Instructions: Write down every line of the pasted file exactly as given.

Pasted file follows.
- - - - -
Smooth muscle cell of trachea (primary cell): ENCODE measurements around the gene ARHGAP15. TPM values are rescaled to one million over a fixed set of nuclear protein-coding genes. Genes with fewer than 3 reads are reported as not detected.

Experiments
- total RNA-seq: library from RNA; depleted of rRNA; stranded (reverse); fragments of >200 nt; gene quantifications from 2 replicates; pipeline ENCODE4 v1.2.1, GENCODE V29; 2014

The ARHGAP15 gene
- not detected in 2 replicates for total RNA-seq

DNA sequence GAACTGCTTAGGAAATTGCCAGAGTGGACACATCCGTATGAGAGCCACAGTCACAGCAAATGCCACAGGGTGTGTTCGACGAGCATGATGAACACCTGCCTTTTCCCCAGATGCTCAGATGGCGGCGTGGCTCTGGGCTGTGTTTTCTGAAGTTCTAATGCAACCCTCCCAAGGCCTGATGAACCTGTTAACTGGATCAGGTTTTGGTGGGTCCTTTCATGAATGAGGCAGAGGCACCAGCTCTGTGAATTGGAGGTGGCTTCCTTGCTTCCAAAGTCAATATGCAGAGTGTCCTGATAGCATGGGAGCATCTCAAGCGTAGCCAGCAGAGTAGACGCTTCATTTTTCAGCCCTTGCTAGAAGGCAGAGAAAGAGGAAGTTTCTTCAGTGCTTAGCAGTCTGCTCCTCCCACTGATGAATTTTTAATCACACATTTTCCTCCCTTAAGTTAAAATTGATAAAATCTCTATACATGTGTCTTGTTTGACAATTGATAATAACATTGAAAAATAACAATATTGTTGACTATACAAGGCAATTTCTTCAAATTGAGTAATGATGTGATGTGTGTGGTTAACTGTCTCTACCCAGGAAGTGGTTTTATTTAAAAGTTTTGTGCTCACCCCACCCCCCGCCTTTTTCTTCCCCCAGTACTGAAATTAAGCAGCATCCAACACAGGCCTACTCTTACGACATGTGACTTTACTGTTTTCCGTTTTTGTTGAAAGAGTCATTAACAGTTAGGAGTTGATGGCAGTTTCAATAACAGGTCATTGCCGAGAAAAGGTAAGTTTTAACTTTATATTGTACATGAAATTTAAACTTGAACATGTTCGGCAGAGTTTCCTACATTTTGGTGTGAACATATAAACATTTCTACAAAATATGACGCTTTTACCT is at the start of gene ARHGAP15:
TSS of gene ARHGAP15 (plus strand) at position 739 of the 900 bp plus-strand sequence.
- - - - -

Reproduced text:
Smooth muscle cell of trachea (primary cell): ENCODE measurements around the gene ARHGAP15. TPM values are rescaled to one million over a fixed set of nuclear protein-coding genes. Genes with fewer than 3 reads are reported as not detected.

Experiments
- total RNA-seq: library from RNA; depleted of rRNA; stranded (reverse); fragments of >200 nt; gene quantifications from 2 replicates; pipeline ENCODE4 v1.2.1, GENCODE V29; 2014

The ARHGAP15 gene
- not detected in 2 replicates for total RNA-seq

DNA sequence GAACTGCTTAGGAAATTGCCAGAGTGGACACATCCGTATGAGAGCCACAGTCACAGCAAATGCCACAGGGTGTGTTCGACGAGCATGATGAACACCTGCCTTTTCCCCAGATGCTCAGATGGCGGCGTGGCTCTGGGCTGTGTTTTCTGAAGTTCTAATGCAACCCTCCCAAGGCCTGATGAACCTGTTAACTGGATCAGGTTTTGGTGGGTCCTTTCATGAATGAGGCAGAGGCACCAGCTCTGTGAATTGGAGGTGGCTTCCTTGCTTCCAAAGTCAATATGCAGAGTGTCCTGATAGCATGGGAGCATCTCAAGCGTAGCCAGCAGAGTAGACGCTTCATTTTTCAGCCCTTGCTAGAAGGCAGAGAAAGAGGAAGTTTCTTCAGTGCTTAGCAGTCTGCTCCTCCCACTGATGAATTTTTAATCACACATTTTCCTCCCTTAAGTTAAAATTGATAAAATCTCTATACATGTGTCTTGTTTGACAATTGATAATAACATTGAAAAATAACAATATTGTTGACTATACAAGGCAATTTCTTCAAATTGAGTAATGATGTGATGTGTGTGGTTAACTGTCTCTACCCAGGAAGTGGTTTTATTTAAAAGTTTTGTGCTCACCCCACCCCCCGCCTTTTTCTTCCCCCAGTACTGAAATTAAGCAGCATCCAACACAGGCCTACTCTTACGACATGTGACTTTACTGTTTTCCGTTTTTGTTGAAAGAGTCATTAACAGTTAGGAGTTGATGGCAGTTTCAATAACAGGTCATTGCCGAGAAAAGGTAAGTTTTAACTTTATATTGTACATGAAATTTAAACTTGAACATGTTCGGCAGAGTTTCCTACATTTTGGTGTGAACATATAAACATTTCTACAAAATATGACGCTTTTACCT is at the start of gene ARHGAP15:
TSS of gene ARHGAP15 (plus strand) at position 739 of the 900 bp plus-strand sequence.